The summer of 2011 has, for many Boiseans, been a delight. Temperatures edging toward triple digits usually nudge citizens toward a sidewalk cafe for iced tea, or a picnic by the lake, or, at the very least, their air-conditioned homes and cars. But the same heat is life-threatening for Boise's most vulnerable population--the hundreds of men, women and children who consider the scorching pavement their living room. For the city's homeless, the few options to keep cool evaporate as day turns to twilight.
The doors to Interfaith Sanctuary at 1620 River St. in Boise swing open at 5:30 p.m. for families and at 6 p.m. for individuals. Seven nights a week, without exception, people pour through Interfaith Sanctuary's doors, drop their backpacks and sprint to a makeshift cafeteria for a drink of water. Children scramble for a pile of used toys and settle in to watch a movie in the cool building. For the homeless, summer is a constant test of survival against Idaho's brutal, high desert temperatures.
"There's just no way to escape the heat," said resident Mary Hone, 28, moving her hand through her short, dark hair. Her tank top revealed tan lines with the distinct signs of sunburn.
Her 1-year-old daughter Jade grabbed at toys in a small chest, squealing with delight and showing off the beginnings of a toothy grin. Mary returned a tired smile. She spent the day at the downtown Boise Public Library, keeping her infant out of the hot weather. She worried about a regular battle against exhaustion and dehydration.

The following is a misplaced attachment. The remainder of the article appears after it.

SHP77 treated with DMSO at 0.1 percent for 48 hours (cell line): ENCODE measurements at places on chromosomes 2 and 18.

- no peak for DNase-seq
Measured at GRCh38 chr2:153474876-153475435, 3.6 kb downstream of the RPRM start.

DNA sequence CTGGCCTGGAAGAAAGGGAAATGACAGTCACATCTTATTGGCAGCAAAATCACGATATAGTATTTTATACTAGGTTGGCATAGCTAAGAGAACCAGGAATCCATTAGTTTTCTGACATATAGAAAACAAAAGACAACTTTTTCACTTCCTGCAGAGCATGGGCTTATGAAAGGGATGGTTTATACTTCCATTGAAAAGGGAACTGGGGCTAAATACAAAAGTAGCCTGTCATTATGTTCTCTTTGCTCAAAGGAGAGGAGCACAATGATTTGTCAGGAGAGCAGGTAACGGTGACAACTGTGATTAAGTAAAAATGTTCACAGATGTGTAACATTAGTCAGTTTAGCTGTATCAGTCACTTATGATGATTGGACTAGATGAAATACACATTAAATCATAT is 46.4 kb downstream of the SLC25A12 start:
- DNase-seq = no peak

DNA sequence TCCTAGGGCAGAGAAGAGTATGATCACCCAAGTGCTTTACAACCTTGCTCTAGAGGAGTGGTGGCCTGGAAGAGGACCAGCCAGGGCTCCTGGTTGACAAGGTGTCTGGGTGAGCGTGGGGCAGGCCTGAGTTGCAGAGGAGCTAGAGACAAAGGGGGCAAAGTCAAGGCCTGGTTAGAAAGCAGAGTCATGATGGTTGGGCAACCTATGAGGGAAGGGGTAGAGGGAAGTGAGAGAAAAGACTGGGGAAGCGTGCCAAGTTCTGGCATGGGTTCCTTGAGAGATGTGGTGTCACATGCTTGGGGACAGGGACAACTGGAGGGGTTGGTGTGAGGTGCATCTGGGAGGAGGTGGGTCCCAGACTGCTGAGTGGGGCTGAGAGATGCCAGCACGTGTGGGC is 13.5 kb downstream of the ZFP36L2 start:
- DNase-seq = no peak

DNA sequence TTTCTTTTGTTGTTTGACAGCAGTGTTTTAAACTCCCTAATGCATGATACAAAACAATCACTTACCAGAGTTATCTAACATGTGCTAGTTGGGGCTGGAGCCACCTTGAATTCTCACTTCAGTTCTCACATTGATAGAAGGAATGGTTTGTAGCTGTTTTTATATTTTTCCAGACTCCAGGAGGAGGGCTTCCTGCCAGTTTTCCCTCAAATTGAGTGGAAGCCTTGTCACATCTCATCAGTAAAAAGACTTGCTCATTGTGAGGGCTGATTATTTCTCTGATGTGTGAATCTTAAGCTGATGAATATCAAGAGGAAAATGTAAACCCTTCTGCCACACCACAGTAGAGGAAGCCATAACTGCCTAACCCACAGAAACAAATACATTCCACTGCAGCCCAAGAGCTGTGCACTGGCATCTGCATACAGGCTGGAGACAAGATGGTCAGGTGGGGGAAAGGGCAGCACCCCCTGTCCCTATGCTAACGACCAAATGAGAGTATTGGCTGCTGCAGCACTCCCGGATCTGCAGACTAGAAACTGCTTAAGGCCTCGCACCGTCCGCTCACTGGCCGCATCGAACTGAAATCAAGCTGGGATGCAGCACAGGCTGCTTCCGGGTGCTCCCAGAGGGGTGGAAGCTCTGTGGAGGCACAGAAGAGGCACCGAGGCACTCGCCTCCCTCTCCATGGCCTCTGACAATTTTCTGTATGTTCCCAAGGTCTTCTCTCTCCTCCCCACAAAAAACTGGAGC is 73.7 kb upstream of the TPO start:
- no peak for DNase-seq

Her husband, Michael David Hone, 45, set aside a walking stick before sitting down at Interfaith Sanctuary, his first seat in hours. A low-brim hat wards off harmful rays to his face, but his arms and legs were dark and weathered from exposure. Michael panhandles nearly every day to support his family. On a good day, he said he makes $35.
"Only made a dollar today," he said.
"I had sunburn on my knees so bad at the beginning of the summer that I couldn't walk," said Michael. He explained that he spends five to six hours a day without shade to accept anything people have to give.
The family first arrived at Interfaith Sanctuary in September 2010 but was familiar to homelessness. The couple described themselves as disabled; each has a long list of ailments that restrict them in the job market. While they receive food stamps and a bed in the shelter as they determine their next move, Mary and Michael expressed a struggle in dealing with the heat on top of their other priorities. Mary covers Jade's stroller with a sheer cloth to keep her out of the sun, but after immediate expenses sunscreen is the last thing on their minds.
"There are more health risks in the summer than in the winter," said Jayne Sorrels, executive director and co-founding member of Interfaith Sanctuary. "It's harder to get out of the sun and the heat than it is to get warm."
Sorrels worried that the homeless don't always understand what they need in the heat, putting them in danger of sunstroke, heat stroke and dehydration.
Interfaith Sanctuary is a resource in the evening, while Corpus Christi Day Shelter, at 525 Americana Blvd., provides a small but welcome retreat from 8 a.m. to 5 p.m., Monday-Saturday.
Boise Rescue Mission, which operates the River of Life, the region's largest shelter for men at 575 S. 13th St., was well prepared for this summer's heat. Executive Director Bill Roscoe said the mission's donation center was appropriately well stocked with water.